4. Inside Out, dir. Pete Docter (Out of Competition)
Synopsis: Based in Headquarters, the control center inside 11-year-old Riley’s mind, five Emotions are hard at work, led by lighthearted optimist Joy whose mission is to make sure Riley stays happy. Fear heads up safety, Anger ensures all is fair and Disgust prevents Riley from getting poisoned—both physically and socially. Sadness (voice of Phyllis Smith) isn’t exactly sure what her role is, and frankly, neither is anyone else. When Riley’s family relocates to a scary new city, the Emotions are on the job, eager to help guide her through the difficult transition. But when Joy and Sadness are inadvertently swept into the far reaches of Riley’s mind—taking some of her core memories with them—Fear, Anger and Disgust are left reluctantly in charge. Joy and Sadness must venture through unfamiliar places.
Why I’m Excited: This is Pixar’s first outing since Monster’s University (2013), and its first non-sequel/prequel since Brave (2012). That’s reason enough to expect greatness and hope for the best. The trailers for the film look beautiful and could suggest that Pixar is going somewhere more dark and emotional than they might usually venture. But Inside Out could turn out to be a simple, bright-colored romp. Will Pete Docter (director of Up and Monsters, Inc.) pull through? I’d put money on “yes.”
3. The Sea of Trees, dir. Gus Van Sant (In Competition)
Synopsis: It’s love and loss that lead Arthur Brennan, across the world to Japan’s Aokigahara, a mysterious dense forest known as The Sea of Trees lapping the foothills of Japan’s Mount Fuji – a place where people go to contemplate life and death. Arthur enters the depths of the forest and loses himself beyond the guiding ribbons threaded through the trees by many before him. Having found the perfect place to die, Arthur encounters Takumi Nakamura, a Japanese man who also appears to have lost his way. Unable to leave Takumi behind, Arthur invests all of his remaining energy into saving Takumi and returning him to safety. The two men embark on a journey of reflection and survival, which affirms Arthur’s will to live and reconnects him to his love with his wife.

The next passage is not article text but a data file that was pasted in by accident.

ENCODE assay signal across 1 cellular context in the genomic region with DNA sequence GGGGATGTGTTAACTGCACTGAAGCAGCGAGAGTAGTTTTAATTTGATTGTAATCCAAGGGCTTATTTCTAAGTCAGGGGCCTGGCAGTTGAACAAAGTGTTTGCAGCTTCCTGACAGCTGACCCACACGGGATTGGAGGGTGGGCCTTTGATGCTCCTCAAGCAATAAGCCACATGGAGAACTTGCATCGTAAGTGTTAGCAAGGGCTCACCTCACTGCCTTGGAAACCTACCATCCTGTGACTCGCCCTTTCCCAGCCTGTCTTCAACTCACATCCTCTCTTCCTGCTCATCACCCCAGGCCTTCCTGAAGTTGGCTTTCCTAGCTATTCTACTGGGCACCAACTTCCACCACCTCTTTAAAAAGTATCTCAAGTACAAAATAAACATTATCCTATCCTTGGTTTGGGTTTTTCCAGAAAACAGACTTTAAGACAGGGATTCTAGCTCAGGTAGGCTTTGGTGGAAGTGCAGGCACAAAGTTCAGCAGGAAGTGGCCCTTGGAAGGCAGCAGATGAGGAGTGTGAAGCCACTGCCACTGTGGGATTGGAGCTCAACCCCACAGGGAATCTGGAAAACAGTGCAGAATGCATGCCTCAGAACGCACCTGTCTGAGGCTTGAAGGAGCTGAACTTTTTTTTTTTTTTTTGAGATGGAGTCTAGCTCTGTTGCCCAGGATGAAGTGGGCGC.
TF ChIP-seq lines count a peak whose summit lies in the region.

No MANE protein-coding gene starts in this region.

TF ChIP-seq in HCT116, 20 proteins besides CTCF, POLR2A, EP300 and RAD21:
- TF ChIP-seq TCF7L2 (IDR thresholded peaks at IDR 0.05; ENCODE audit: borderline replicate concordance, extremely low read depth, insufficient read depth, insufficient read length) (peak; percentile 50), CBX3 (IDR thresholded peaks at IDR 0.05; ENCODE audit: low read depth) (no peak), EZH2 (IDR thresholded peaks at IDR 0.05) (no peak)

Why I’m Excited: As far as I know, the image above is the only one that has been released from Sea of Trees, and that’s just fine. It is moody, evocative, and a nice set-up of what sounds, essentially, like a two-hander. I’d say that Matthew McConaughey and Ken Watanabe are relatively sure hands to be placed in, too! With Van Sant—a hit-or-miss director with a deeply feeling, queer sensibility—at the helm, I am looking forward to seeing how this one plays out. Overly sentimental? Emotionally detached? I’m hoping for just right.
2. Macbeth, dir. Justin Kurzel (In Competition)